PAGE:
The EPA did, however, find time to mount a campaign of retribution against Jenkins for having the audacity to blow the whistle on the agency and its listing practices for hazardous chemicals. Her workload was reduced and higher-ups at the EPA immediately began talking about shunting her off into a purely administrative position where she would “not be involved with anything that puts her in direct contact with the regulated community or the public.” Her supervisor even wrote a letter to Monsanto apologizing for Jenkins’ memo questioning their studies.
Jenkins filed a complaint with the Department of Labor, and, in a series of cases that were appealed all the way up to the Secretary of Labor himself, it was found that she had been unfairly retaliated against for her whistleblowing and the EPA was ordered to reinstate her in her previous position.
But as nightmarish as that years-long, potentially career-ending ordeal in whistleblowing was for Dr. Jenkins, it was nothing compared to the ordeal she would have to face after “the day that changed everything.”
Beginning shortly after the attack, and continuing for years afterward, Dr. Jenkins attempted to bring the EPA’s faulty and fraudulent air quality testing practices to the attention of anyone who would listen. According to the Administrative Review Board of the US Department of Labor:
“Beginning in 2001, Jenkins made numerous disclosures and complaints alleging that the EPA engaged in improper laboratory testing, falsified a regulation governing exposure safety standards, and knowingly covered up the toxic properties of the dust emanating from the September 11, 2001 [9/11] World Trade Center [WTC] disaster. The improper testing and cover-up, Jenkins claimed, contributed to excessive and harmful toxic dust exposures of WTC ‘First Responders’ and others sufficient to later cause respiratory and other serious and debilitating disease. Jenkins disseminated these disclosures and complaints to her supervisors and others at EPA, to the EPA Inspector General’s Office, members of Congress, and the Federal Bureau of Investigation, as well as to state officials, state elected representatives, law firms representing WTC First Responders, citizens, and the media. Her disclosures were posted on web sites and repeatedly quoted in the press and television broadcasts, and by members of Congress.”
One of these early memos, dated January 11, 2002, was written on EPA letterhead and addressed to “Affected Parties and Responsible Officials.” It examines the case of Libby, Montana—a designated “Superfund” site, where the federal government is paying to help residents clean the “interiors of homes and residential soils [that] have been contaminated with asbestos from an adjacent vermiculite mining operation.” Jenkins compared the levels of contaminated dust particles found inside apartments in Lower Manhattan after 9/11 to dust samples taken in Libby, finding that the New York samples contained 22 times higher concentrations of asbestos than the Montana samples. As Jenkins noted: “The logical question thus arises: Why is EPA leaving people to their own devices in the cleanup of New York City, while intervening to clean homes at taxpayer expense in Libby?”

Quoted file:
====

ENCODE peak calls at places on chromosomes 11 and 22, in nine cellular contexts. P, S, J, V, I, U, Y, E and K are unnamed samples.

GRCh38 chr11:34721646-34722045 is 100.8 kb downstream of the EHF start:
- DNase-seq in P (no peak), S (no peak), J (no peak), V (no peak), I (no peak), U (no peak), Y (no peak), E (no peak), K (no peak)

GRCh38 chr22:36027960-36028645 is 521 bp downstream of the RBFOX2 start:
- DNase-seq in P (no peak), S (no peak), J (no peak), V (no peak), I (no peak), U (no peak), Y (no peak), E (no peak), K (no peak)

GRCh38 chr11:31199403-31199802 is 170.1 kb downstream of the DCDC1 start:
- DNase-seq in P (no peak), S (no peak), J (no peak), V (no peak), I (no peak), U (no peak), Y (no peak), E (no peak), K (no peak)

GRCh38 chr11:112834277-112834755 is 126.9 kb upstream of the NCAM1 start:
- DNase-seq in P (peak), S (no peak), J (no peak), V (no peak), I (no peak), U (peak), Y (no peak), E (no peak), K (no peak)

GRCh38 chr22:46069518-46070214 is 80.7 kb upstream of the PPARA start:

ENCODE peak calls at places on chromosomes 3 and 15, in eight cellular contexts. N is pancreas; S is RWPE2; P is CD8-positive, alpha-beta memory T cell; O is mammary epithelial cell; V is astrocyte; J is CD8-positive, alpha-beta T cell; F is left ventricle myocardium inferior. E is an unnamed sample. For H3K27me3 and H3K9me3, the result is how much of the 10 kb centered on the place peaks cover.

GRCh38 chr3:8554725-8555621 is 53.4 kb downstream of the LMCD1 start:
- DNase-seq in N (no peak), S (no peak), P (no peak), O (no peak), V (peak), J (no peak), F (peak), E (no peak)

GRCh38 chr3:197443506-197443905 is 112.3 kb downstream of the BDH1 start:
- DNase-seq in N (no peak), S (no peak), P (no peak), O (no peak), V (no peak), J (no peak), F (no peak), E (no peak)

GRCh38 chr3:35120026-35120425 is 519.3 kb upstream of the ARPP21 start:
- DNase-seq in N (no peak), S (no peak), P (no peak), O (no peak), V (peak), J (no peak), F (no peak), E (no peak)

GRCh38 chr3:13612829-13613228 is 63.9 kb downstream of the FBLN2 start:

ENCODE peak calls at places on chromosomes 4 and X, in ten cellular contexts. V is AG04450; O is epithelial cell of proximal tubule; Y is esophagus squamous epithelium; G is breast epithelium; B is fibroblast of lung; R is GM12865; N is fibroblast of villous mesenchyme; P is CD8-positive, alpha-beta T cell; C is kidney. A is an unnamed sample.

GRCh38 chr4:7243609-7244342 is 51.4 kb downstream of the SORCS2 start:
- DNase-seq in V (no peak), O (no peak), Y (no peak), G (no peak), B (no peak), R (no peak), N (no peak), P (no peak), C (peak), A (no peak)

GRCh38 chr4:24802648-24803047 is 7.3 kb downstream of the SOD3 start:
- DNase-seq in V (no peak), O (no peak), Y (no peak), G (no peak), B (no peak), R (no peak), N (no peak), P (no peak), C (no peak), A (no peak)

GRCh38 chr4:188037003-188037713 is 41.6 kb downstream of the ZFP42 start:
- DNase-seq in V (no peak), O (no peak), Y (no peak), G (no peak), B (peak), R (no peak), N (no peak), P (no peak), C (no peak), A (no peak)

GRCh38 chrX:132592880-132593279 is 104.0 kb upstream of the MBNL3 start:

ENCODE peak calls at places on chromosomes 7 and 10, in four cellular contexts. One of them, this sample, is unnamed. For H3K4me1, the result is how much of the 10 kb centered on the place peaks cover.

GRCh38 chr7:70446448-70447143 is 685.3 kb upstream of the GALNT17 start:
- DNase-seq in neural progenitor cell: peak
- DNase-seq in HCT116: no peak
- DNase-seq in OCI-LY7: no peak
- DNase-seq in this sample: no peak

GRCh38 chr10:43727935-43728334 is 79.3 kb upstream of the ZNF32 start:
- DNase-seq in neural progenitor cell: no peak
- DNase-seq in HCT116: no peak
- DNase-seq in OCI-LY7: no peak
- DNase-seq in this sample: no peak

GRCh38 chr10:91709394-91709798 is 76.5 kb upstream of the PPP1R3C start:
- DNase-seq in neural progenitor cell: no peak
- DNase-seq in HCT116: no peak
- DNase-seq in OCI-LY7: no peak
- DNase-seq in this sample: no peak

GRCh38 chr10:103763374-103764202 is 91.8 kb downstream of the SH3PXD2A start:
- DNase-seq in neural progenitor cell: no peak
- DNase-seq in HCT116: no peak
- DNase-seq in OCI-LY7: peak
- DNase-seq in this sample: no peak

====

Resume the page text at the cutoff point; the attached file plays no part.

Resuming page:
Worse, a team of independent scientists hired by tenant groups and New York political leaders found much higher samples of asbestos in the dust than what the EPA was reporting. As Dr. Jenkins told the St. Louis Post-Dispatch at the time: “For every asbestos fiber EPA detected, the new methods used by the outside experts found nine. [. . .] This is too important a difference to be ignored if you really care about the health of the public.”
CATE JENKINS: New York City directly lied about the test results for asbestos in the air. When they finally released them, they doctored the results. They changed high hazardous levels to zero when they finally released them.
After years of internal memos, press interviews and other tireless efforts to blow the whistle on the severe health issues that would develop as a result of the EPA’s deliberate cover-up, the mainstream media was finally forced to begin covering the issue in 2006, after many of the Ground Zero clean-up workers and the residents of Manhattan were beginning to succumb to the effects of the deadly dust.
In 2006, after a federal judge ruled that Whitman’s post-9/11 lies were “conscience-shocking” and that she would not be granted immunity for her actions, the media finally began to cover the story. The New York Times, CBS and other outlets all ran stories on the scandal, and they all quoted from Jenkins’ memos and featured interviews with Jenkins herself. After the 5th anniversary came and went on September 11, 2006, however, the media’s attention turned elsewhere and the story drifted out of the attention of the public once again.
But Dr. Jenkins’ attempt to obtain justice for the victims of this horrendous crime did not end there. In 2007, she penned a remarkable 134-page letter addressed to then-Senator Hillary Clinton, as well as Congressmen Jerrold Nadler and Carolyn Maloney, calling for a Senate investigation of the falsification of pH corrosivity data for World Trade Center dust. The thoroughly documented letter, containing over 300 footnotes and citations, included a detailed analysis of the falsification of WTC pH data by groups like the US Geological Survey, and the remarkable story of how “In May 1980, EPA’s hazardous waste program falsified pH levels (changed the numbers) that the UN World Health Organization (WHO) International Labour Organization (ILO) determined would invariably result in corrosive permanent tissue damage (chemical burns).”
In a much shorter—though no-less-explosive—letter to the Federal Bureau of Investigation written at the same time, Jenkins also called for the FBI to open a criminal investigation into the EPA’s cover-up. This was followed up with an additional letter to the FBI in 2008, where Jenkins went even further, alleging fraud in pH testing of WTC dust and providing documentation that the EPA lab had diluted WTC dust almost 600 times with water before testing it for corrosivity.